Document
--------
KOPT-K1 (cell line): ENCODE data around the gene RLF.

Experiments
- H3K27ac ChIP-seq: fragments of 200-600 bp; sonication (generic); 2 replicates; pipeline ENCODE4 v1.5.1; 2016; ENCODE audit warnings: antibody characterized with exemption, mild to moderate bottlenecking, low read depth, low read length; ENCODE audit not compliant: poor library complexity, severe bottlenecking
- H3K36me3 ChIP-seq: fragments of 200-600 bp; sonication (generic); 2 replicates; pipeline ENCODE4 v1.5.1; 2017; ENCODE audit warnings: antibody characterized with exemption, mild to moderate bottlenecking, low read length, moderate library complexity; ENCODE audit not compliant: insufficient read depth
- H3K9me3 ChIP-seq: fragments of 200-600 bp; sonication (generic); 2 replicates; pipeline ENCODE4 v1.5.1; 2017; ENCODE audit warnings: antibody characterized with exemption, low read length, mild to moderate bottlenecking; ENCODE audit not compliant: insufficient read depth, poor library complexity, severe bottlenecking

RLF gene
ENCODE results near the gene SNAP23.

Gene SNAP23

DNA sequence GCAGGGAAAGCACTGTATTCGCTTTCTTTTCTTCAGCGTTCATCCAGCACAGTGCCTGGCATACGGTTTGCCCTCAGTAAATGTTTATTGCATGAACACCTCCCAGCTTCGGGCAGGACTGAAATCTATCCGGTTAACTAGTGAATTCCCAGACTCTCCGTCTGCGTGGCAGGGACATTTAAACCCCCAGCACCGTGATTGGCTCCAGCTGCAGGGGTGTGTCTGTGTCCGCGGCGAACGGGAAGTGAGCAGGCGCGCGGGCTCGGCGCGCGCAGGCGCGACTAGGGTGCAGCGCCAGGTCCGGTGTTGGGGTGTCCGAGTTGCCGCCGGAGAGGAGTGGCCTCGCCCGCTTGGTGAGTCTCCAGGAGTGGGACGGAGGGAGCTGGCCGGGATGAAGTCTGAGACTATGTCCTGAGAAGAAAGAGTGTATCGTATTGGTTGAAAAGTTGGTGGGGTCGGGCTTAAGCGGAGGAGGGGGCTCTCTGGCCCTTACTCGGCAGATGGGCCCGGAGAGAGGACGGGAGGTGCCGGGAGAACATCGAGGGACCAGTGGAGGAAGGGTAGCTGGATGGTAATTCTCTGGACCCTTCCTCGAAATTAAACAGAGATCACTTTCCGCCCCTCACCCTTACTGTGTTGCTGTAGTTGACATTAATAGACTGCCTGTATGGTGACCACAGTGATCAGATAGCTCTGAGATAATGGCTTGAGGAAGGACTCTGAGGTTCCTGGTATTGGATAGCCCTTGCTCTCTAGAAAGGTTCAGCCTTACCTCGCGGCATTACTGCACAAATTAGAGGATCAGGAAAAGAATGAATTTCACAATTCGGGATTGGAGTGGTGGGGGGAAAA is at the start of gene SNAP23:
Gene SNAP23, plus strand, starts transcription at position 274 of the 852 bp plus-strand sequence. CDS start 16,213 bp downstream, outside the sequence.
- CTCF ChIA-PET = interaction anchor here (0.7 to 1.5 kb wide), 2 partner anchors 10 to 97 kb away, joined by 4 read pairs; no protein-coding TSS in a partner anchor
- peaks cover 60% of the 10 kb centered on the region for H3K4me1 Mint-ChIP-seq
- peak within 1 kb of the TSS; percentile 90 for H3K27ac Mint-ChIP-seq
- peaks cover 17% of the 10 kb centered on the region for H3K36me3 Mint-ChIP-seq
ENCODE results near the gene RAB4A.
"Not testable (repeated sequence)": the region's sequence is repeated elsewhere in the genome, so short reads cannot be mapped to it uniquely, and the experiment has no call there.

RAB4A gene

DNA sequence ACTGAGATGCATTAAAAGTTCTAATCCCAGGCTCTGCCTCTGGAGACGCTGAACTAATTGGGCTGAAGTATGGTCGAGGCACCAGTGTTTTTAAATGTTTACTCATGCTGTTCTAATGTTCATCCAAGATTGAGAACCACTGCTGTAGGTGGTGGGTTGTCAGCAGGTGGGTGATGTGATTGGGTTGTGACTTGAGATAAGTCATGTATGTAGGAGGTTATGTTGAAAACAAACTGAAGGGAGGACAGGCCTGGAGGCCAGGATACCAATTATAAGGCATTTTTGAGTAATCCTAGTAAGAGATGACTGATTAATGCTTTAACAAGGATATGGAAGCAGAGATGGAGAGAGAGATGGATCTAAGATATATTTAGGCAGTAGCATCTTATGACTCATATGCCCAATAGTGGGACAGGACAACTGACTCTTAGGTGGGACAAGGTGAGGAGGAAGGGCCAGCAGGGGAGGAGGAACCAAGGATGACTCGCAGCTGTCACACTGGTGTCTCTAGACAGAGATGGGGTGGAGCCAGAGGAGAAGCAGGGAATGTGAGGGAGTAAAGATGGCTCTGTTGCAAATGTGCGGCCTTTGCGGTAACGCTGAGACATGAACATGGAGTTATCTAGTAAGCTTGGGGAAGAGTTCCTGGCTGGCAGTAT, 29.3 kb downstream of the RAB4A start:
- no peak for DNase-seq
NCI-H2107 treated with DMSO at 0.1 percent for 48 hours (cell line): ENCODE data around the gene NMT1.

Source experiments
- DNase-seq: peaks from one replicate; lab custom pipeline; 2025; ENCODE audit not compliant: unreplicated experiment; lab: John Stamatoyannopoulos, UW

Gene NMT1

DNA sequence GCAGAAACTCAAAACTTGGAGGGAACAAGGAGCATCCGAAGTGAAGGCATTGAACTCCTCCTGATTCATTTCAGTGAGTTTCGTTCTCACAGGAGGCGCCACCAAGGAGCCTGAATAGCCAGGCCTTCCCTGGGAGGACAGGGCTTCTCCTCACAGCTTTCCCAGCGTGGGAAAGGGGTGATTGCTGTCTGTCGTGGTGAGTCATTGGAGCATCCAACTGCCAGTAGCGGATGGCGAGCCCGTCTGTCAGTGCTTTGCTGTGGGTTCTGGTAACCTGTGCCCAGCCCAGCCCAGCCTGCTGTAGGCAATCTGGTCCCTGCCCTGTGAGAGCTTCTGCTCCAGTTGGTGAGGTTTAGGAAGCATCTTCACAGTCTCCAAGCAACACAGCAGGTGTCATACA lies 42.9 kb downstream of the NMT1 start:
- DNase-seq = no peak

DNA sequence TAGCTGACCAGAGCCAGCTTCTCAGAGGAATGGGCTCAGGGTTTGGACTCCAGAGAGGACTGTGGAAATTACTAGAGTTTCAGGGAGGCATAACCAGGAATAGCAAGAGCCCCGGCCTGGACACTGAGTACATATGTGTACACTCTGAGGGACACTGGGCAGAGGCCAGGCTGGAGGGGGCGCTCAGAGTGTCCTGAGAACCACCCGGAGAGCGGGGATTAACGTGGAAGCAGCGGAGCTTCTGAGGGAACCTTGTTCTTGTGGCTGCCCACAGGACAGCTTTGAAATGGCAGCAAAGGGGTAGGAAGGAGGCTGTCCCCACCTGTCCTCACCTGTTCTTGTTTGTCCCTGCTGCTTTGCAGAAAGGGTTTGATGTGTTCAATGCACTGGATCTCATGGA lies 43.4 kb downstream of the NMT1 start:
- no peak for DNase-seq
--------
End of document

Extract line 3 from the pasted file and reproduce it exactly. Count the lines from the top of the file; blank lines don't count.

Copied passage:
- H3K27ac ChIP-seq: fragments of 200-600 bp; sonication (generic); 2 replicates; pipeline ENCODE4 v1.5.1; 2016; ENCODE audit warnings: antibody characterized with exemption, mild to moderate bottlenecking, low read depth, low read length; ENCODE audit not compliant: poor library complexity, severe bottlenecking